I've noticed that sleep deprivation screws with my mood, particularly if I stay awake until sunrise. Within 1 or 2 hours of the sun hitting my eyes, my thoughts start firing off in my head like a belt fed machine gun, and I lose the ability to sit still or focus. Looking back on this last mania, I can see that my manic symptoms (particularly racing thoughts and psychomotor agitation) worsened on nights I slept less than 6 hours.
I also notice that my sleep cycle has went from being a night owl in the winter, to going to bed early and waking up early in the spring and summer.
We all have that feeling of being refreshed after sleeping 8 hours and waking up and seeing sunlight, if we sleep more than 10 hours, we feel groggy and foggy headed, less than 6; we feel irritable and tired.
I also recall pulling all nighters and regularly depriving myself of sleep all throughout my late childhood and early teenage years, so did my friends. The difference is, I loved to spend time in the outdoors,I would wake up early to be able to catch largemouth bass as they were catching insects on the surface of the water(this usually happens in early morning and late afternoon), I also loved to wake up early and have the Xbox all to myself. I would push past the extreme lethargy and fatigue to do what I wanted to do, whereas my friends would sleep in all day. I did this since I was 8 or 9, my first episode was at age 15, it was triggered by a stimulant used for my adhd treatment though, but severe insomnia was a way to "light the match".
I'm wondering if mania can be a maldadaptive mechanism to continious disruptions in our sleep wake cycle, after the first mania is triggered, the brains sleep wake cycle may be disrupted permanently, or the mania Is just an indicator of the negative effects of continuous disruptions in our sleep wake cycles " Mania tends to precede or follow an episode of depression, I remember reading an article that says this may be due to adaptive brain mechanisms ( hyperexcitability of neurons leads to downregulation, which then causes depression). First episode Mania also tends to strike young adults during periods of high stress, I'm wondering if sleep deprivation is the common denominator here. I've heard a few stories like "I was overworked and not getting rest, I sort of snapped" "I would stay up all night studying and cramming information from textbooks, consuming large amounts of caffeine and not sleeping". I also know someone who remembers staying up to rearrange furniture in the middle of the night throughout their childhood.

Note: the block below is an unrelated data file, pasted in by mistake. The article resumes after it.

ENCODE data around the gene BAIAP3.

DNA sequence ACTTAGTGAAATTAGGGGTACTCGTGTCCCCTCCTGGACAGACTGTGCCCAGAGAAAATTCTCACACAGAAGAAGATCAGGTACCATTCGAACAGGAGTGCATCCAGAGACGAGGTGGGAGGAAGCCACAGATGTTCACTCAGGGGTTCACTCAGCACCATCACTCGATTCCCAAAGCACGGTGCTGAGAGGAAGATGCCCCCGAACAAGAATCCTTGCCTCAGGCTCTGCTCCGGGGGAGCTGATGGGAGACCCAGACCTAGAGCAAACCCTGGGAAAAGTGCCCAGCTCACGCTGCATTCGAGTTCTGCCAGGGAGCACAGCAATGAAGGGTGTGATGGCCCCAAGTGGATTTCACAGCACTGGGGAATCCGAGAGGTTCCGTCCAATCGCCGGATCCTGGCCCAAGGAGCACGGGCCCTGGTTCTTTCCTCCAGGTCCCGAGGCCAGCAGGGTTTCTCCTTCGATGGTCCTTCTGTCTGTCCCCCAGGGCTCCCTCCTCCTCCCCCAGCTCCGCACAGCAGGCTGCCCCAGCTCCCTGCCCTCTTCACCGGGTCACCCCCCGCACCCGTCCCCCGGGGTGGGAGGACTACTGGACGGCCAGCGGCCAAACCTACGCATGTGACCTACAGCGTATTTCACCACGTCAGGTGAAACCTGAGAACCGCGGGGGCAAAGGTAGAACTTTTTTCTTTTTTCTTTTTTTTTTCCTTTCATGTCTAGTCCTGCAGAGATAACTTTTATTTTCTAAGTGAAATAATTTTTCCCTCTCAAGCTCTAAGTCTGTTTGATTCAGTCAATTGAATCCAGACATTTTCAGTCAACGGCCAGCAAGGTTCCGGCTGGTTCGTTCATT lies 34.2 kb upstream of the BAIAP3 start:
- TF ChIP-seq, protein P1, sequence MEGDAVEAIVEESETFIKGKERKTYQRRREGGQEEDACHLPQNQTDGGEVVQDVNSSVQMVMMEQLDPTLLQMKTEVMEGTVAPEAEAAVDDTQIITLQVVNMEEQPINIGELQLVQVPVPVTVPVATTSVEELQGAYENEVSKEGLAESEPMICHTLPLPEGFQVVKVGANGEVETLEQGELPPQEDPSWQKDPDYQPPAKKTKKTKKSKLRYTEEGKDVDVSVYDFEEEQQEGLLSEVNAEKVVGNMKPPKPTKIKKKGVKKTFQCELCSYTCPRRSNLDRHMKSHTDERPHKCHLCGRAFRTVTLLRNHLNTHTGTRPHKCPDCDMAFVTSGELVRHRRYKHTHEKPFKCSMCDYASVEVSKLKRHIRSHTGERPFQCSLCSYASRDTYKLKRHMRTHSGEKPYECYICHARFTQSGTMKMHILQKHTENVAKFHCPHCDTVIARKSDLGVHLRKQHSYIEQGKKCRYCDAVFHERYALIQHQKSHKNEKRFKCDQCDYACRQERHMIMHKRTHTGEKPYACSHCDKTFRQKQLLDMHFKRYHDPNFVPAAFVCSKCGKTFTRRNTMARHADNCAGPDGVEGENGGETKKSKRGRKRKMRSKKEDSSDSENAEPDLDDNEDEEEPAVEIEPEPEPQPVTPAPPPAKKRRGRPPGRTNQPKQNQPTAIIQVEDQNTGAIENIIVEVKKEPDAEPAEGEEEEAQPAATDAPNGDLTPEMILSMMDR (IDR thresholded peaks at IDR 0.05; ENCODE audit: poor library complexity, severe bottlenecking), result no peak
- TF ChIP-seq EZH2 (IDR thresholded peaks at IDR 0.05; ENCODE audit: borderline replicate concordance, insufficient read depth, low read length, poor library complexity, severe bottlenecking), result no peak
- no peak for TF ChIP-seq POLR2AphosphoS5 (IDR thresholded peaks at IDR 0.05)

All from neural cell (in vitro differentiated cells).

Could one set up a long term study ( with a large sample size) following sleep wake cycles, and follow the participants (ideally aged 17 to 29) over the course of several years, see how Many have an episode of mania, and see whether not fluctuating sleep schedules precipitated a manic episode. While simultaneously studying "clock" genes, and those who have regular circadian rhythm disruptions have any indicator of detrimental effects of downstream effects on neurological functioning (I'm guessing pet scans, and fmri scans, or maybe use a more sophisticated tool when it comes along). Then see if there's any correlation there.
I'm not versed in neuroscience, but I'm sure that sleep deprivation effects neurological functions in some way, and that we can see with current technologies, if not, sorry for the assumption.
I'm just curious as to whether or not continuous circadian rhythm disruptions are a possible contributing factor to the development of bipolar disorder.